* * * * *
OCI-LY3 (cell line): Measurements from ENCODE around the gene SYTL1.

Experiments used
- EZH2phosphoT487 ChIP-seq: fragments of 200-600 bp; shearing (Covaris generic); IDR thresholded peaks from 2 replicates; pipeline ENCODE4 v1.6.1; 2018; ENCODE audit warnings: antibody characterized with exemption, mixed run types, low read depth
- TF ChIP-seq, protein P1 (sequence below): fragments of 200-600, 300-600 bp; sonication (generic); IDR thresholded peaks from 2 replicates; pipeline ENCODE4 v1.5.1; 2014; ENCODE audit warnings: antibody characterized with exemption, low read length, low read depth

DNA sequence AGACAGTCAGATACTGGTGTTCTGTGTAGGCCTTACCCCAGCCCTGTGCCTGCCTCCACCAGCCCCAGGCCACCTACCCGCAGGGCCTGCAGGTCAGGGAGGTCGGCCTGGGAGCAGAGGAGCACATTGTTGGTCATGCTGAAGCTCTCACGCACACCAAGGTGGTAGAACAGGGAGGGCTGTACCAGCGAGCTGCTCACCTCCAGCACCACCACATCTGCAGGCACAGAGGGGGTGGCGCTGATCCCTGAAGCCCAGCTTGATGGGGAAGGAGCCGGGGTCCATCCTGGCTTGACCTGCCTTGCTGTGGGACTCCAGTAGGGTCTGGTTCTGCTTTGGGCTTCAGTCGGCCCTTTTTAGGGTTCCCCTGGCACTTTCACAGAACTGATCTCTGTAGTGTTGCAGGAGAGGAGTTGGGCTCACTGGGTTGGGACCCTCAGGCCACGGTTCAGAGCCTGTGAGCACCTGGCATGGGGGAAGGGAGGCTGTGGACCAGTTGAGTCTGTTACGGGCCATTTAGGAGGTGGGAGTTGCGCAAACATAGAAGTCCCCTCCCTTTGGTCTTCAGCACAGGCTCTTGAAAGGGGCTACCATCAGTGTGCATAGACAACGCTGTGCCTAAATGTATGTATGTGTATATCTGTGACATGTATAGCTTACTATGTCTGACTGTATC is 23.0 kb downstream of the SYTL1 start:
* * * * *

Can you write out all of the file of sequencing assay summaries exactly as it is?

OCI-LY3 (cell line): Measurements from ENCODE around the gene SYTL1.

Experiments used
- EZH2phosphoT487 ChIP-seq: fragments of 200-600 bp; shearing (Covaris generic); IDR thresholded peaks from 2 replicates; pipeline ENCODE4 v1.6.1; 2018; ENCODE audit warnings: antibody characterized with exemption, mixed run types, low read depth
- TF ChIP-seq, protein P1 (sequence below): fragments of 200-600, 300-600 bp; sonication (generic); IDR thresholded peaks from 2 replicates; pipeline ENCODE4 v1.5.1; 2014; ENCODE audit warnings: antibody characterized with exemption, low read length, low read depth

DNA sequence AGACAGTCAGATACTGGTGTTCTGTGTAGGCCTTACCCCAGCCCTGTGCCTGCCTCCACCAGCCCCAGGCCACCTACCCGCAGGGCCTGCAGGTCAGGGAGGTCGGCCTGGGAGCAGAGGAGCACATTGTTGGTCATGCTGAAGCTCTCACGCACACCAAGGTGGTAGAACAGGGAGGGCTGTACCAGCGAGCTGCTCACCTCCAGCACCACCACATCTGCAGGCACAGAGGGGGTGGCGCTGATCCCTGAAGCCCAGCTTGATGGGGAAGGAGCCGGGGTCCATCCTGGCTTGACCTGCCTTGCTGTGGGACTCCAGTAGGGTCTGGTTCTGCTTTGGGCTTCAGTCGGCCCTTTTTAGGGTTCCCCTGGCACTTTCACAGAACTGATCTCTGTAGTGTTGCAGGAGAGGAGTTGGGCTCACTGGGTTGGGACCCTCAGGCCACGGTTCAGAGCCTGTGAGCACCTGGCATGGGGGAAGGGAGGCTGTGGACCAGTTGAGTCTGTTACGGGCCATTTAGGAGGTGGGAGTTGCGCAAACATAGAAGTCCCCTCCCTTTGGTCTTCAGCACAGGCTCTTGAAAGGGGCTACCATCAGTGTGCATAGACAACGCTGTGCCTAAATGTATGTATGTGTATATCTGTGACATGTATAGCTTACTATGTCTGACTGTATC is 23.0 kb downstream of the SYTL1 start: